Childs also asked how supportive banks are when companies want to grow through acquisitions. Fraczkiewicz said he does not mind when companies grow their core businesses, but he gets nervous when they use operational funds to move into new ventures such as propane sales. Rose said acquisitions work when the seller is more leveraged than the buyer. “The lower-leveraged companies are the ones out there doing the acquiring, at least with bank financing,” he said.
When the subject of using the customer list as an asset came up, Simpson said that banks are backing away from treating lists as collateral, which can make acquisitions harder to finance. “You see a lot more deals getting done with retained gallons,” he added. When he was a banker prior to joining Angus Energy, Simpson worked on deals where customer lists were treated as tangible assets, but since the financial crisis of 2008 only private lenders are likely to lend against a list. “You can’t throw a sheet over it and take it to auction,” he said, noting that banks don’t want to risk lender liability issues by lending against assets they could not easily sell.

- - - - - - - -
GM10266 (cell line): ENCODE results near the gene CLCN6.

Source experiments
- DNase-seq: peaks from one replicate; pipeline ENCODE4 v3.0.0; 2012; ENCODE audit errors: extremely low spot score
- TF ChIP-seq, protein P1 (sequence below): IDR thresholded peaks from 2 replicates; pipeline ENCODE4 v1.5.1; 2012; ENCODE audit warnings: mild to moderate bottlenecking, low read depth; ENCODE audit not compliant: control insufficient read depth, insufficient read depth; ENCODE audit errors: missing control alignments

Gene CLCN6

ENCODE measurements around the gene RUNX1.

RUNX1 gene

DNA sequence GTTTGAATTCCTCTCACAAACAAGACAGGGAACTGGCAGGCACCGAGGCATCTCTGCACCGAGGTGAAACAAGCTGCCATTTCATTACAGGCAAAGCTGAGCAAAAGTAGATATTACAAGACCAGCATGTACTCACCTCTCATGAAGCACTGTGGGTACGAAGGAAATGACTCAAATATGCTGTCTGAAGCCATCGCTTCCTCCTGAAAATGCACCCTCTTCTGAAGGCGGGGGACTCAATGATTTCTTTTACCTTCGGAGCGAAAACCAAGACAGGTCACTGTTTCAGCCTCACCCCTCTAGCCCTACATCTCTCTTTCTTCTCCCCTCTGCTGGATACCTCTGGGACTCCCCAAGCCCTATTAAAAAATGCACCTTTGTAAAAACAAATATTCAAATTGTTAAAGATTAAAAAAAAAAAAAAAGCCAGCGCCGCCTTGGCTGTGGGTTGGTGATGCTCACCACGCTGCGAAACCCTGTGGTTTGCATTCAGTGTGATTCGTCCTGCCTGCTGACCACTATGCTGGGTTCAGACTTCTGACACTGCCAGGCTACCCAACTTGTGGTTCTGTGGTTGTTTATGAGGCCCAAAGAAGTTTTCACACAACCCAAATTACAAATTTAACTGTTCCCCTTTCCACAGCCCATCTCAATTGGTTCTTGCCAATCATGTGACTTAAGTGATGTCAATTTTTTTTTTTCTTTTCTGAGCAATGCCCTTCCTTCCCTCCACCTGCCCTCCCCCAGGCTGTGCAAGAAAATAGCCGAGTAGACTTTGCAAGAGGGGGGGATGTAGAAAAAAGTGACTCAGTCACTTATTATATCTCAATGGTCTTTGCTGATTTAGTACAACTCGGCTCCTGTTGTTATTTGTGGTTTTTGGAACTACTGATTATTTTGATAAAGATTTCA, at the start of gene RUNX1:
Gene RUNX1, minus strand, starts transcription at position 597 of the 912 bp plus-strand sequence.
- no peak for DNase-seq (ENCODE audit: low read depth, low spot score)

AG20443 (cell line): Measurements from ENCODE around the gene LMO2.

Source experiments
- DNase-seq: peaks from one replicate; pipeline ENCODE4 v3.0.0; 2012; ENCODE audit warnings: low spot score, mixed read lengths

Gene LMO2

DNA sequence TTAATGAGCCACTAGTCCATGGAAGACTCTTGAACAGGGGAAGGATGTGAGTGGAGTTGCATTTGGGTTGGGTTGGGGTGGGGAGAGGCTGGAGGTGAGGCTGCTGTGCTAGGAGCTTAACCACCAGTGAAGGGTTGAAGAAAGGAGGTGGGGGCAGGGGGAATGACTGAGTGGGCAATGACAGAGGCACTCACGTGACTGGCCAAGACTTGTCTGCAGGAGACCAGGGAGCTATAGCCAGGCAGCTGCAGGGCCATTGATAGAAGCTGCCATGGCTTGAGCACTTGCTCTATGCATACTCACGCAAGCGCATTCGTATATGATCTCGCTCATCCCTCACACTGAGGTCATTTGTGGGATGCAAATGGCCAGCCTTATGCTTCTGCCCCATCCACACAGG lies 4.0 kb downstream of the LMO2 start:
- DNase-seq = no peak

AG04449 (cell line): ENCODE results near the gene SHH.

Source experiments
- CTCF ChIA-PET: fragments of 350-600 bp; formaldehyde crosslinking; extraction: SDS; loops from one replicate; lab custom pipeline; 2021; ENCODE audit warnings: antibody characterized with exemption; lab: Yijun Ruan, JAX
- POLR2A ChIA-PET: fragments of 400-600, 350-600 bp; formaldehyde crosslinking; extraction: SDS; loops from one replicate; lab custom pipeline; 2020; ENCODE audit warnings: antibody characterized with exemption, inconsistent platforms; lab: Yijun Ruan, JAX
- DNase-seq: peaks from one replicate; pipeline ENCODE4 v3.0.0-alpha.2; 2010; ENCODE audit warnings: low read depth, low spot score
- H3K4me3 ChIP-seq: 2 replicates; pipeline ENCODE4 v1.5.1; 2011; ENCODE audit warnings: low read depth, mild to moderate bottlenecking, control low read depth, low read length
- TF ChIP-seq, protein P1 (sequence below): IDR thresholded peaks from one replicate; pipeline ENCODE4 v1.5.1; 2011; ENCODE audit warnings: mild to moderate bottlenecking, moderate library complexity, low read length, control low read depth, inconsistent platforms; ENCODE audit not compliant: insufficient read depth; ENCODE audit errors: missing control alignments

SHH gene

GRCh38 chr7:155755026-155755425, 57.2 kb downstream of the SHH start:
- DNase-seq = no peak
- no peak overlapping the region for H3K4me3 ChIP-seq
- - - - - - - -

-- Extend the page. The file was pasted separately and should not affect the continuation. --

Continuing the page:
Rose said a healthy customer list in the presence of strong cash flow could be a consideration in evaluating a loan application, “but just to do pure customer list lending now…? That is not what we’re going to do.” He referred to that practice as an “air ball”—a banking term for making a loan with no hard assets behind it.
Childs asked the panelists what sort of value they put on today’s Oilheat customers, who might be less sticky than customers used to be. Fraczkiewicz said he looks at the depth of relationships. If the customers are on automatic delivery with service contracts and have a mature relationship with the company, he likes what he sees. Simpson echoed the thought. “I have heard people say they have will-call customers who are ‘really automatic,’ but that’s not how it works. Either they are will-call or they are automatic delivery.”